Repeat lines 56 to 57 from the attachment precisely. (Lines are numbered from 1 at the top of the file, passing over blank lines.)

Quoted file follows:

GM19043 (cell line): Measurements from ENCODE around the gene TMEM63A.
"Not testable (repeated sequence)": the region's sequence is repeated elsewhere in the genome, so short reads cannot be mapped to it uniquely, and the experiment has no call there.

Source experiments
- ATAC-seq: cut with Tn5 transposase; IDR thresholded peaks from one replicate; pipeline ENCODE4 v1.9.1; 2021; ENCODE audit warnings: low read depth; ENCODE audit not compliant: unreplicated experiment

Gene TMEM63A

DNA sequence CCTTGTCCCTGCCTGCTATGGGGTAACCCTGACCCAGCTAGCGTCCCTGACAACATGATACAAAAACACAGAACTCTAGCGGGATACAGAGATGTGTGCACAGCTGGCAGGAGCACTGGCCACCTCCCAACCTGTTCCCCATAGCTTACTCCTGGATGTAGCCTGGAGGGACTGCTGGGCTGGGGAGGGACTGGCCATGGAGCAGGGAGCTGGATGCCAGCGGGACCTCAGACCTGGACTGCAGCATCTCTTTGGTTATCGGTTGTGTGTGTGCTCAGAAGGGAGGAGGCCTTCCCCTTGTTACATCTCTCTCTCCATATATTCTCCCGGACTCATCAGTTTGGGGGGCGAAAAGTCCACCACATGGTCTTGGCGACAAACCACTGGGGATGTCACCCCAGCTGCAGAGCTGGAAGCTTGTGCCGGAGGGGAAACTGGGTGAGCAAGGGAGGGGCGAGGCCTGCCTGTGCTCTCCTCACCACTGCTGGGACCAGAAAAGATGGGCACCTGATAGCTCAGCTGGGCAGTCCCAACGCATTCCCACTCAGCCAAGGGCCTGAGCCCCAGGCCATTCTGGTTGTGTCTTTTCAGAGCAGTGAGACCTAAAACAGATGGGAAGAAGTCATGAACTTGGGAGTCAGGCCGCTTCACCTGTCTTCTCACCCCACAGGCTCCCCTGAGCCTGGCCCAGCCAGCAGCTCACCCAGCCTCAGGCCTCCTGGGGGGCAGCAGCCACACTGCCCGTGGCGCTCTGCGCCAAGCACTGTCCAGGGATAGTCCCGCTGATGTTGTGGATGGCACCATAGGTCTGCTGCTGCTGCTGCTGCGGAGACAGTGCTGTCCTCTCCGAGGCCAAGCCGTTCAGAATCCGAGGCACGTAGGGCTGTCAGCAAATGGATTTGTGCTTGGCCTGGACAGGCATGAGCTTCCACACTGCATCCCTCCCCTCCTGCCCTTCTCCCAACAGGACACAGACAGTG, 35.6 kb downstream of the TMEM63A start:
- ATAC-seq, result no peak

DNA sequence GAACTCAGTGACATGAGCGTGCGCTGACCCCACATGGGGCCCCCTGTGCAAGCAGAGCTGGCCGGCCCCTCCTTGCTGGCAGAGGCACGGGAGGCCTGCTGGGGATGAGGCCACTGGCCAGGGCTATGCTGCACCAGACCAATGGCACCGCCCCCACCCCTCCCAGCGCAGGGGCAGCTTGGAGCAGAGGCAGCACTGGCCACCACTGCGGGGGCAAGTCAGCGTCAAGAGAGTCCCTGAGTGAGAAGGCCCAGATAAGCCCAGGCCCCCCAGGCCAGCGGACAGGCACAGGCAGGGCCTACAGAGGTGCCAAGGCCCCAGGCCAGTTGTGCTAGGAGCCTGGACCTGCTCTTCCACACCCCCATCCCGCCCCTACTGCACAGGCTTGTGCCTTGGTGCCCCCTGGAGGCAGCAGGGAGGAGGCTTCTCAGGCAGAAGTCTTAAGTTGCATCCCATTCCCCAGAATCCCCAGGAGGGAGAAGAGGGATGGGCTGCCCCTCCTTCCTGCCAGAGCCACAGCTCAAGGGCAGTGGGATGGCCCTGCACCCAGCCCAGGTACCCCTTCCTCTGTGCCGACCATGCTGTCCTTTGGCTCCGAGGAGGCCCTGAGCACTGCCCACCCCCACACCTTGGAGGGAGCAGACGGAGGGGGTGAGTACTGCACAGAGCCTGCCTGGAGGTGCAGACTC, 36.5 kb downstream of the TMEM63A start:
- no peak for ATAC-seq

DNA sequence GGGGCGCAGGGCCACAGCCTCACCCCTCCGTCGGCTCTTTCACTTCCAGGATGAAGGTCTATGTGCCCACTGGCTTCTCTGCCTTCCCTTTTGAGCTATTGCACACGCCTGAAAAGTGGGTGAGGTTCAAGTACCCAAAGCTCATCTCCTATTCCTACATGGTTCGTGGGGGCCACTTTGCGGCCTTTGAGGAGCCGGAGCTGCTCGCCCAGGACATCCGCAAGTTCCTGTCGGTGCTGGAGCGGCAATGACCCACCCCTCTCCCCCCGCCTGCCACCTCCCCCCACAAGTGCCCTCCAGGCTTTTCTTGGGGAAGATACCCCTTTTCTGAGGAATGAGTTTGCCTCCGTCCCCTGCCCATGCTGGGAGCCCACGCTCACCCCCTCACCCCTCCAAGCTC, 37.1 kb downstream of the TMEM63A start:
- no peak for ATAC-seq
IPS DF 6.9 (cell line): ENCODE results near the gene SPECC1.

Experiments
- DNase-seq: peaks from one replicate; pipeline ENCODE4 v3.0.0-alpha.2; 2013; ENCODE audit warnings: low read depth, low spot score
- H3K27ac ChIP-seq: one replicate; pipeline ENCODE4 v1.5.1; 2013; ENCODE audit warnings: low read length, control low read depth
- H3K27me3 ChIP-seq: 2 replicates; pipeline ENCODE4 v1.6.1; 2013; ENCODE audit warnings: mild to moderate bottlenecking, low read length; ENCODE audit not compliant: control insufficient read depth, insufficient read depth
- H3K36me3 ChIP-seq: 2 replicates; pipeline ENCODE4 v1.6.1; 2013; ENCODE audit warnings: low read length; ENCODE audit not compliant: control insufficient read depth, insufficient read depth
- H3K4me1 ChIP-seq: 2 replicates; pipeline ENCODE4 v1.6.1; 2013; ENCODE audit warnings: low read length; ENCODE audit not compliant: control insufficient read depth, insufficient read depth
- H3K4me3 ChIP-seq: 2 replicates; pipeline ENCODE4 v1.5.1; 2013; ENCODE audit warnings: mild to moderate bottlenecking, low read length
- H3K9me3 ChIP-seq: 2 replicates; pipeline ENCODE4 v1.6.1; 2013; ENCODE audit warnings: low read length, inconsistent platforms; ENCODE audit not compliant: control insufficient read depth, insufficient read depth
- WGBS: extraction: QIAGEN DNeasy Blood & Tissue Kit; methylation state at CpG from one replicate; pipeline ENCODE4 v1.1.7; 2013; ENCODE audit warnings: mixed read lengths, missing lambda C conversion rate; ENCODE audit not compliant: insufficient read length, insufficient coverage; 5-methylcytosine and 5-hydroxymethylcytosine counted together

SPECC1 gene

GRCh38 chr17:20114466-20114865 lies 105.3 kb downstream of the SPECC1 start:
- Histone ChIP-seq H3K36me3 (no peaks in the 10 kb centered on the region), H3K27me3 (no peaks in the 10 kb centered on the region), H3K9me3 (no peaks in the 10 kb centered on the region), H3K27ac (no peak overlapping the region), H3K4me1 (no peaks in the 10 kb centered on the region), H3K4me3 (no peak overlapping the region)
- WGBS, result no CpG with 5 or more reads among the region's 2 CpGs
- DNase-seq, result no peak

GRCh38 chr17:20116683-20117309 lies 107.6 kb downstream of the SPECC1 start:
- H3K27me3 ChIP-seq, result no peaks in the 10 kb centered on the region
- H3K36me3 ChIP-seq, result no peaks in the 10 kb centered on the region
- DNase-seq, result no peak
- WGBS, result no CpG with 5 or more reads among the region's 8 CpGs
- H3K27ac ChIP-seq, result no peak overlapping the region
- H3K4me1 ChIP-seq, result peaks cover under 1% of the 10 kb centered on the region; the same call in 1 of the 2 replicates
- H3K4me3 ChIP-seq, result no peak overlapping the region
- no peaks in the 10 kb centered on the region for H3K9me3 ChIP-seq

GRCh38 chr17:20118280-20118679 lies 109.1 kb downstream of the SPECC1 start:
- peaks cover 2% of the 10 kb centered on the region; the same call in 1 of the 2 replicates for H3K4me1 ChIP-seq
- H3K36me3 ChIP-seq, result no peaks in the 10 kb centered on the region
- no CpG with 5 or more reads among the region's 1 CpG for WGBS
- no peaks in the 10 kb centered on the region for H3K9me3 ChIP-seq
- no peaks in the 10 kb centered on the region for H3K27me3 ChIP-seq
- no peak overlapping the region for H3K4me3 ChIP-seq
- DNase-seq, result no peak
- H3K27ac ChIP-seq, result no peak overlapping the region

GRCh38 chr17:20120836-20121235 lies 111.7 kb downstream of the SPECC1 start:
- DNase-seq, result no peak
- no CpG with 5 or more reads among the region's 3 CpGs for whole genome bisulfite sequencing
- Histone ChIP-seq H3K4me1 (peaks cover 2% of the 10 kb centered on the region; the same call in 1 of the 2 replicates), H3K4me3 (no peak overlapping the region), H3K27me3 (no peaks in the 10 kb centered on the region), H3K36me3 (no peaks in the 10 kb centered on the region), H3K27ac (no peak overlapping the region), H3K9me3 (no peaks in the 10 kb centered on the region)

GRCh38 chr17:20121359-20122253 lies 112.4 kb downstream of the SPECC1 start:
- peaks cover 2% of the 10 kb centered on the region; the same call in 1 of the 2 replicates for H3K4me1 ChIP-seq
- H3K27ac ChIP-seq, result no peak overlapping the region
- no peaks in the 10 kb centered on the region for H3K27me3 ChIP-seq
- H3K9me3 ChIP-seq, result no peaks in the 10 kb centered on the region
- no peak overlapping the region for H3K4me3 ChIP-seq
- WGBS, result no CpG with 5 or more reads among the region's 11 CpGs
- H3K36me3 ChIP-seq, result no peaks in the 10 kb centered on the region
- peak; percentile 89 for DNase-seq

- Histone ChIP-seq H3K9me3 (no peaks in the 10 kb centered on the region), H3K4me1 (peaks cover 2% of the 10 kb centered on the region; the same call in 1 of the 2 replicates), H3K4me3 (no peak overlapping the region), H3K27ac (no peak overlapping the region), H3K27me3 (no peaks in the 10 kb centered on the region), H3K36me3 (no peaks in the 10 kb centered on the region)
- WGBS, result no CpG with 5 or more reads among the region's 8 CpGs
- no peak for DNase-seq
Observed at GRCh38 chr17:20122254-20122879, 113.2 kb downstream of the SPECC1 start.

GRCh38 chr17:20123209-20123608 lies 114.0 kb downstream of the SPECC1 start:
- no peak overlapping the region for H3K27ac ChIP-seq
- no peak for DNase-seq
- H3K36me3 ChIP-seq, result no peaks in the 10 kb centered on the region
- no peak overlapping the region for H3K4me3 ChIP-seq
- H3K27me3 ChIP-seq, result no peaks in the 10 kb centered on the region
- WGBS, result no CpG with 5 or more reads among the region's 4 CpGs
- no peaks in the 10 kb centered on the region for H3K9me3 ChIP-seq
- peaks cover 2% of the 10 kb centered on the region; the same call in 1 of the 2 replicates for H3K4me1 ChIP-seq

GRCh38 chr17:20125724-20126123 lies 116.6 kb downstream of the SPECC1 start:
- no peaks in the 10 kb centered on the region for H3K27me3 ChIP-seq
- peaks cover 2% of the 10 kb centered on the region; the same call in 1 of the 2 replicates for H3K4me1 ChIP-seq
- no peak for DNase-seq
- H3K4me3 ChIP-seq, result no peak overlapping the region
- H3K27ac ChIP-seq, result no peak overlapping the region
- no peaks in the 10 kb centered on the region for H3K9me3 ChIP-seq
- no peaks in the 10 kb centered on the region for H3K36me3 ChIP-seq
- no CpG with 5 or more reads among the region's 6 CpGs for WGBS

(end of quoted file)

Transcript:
- H3K36me3 ChIP-seq, result no peaks in the 10 kb centered on the region
- peak; percentile 89 for DNase-seq